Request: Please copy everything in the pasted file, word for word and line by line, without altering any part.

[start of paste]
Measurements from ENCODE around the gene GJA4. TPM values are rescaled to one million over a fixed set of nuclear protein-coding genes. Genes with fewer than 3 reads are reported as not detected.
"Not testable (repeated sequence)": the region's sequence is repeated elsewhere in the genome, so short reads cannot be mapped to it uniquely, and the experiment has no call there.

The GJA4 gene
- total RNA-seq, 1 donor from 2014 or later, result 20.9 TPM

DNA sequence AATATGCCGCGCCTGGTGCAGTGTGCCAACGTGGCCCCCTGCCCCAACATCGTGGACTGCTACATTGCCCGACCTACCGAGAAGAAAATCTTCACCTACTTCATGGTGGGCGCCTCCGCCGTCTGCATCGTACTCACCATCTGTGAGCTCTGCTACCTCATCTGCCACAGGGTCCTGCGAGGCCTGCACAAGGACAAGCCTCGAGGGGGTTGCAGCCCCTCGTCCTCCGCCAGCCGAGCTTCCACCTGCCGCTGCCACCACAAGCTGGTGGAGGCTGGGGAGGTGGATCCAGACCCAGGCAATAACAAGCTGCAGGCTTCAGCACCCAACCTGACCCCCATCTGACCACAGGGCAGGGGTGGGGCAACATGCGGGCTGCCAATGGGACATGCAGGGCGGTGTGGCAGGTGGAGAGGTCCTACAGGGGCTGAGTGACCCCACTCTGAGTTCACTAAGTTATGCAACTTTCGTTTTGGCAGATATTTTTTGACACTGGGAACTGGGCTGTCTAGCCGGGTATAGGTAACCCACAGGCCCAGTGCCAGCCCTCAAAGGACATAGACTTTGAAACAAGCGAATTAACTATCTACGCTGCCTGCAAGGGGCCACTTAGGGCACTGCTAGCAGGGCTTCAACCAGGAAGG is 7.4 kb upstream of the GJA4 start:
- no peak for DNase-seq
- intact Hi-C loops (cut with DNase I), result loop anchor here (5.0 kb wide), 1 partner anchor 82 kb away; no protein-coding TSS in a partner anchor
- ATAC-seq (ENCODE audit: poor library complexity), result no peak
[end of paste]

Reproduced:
Measurements from ENCODE around the gene GJA4. TPM values are rescaled to one million over a fixed set of nuclear protein-coding genes. Genes with fewer than 3 reads are reported as not detected.
"Not testable (repeated sequence)": the region's sequence is repeated elsewhere in the genome, so short reads cannot be mapped to it uniquely, and the experiment has no call there.

The GJA4 gene
- total RNA-seq, 1 donor from 2014 or later, result 20.9 TPM

DNA sequence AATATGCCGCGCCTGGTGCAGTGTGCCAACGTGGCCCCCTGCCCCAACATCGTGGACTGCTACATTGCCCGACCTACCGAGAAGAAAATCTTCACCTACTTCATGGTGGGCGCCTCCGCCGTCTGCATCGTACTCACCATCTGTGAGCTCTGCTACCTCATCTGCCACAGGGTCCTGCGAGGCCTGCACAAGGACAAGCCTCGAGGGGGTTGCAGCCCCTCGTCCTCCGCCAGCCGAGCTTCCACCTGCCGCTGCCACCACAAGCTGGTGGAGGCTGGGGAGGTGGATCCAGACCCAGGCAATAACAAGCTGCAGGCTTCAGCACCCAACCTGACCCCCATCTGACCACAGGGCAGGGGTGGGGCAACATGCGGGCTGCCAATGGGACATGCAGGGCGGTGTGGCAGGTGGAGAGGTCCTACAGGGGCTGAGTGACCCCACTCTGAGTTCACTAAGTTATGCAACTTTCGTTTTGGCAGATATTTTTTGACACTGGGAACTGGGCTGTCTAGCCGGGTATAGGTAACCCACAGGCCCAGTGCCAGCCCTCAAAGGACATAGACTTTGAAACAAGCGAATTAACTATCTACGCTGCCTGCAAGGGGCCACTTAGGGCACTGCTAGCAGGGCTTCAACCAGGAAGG is 7.4 kb upstream of the GJA4 start:
- no peak for DNase-seq
- intact Hi-C loops (cut with DNase I), result loop anchor here (5.0 kb wide), 1 partner anchor 82 kb away; no protein-coding TSS in a partner anchor
- ATAC-seq (ENCODE audit: poor library complexity), result no peak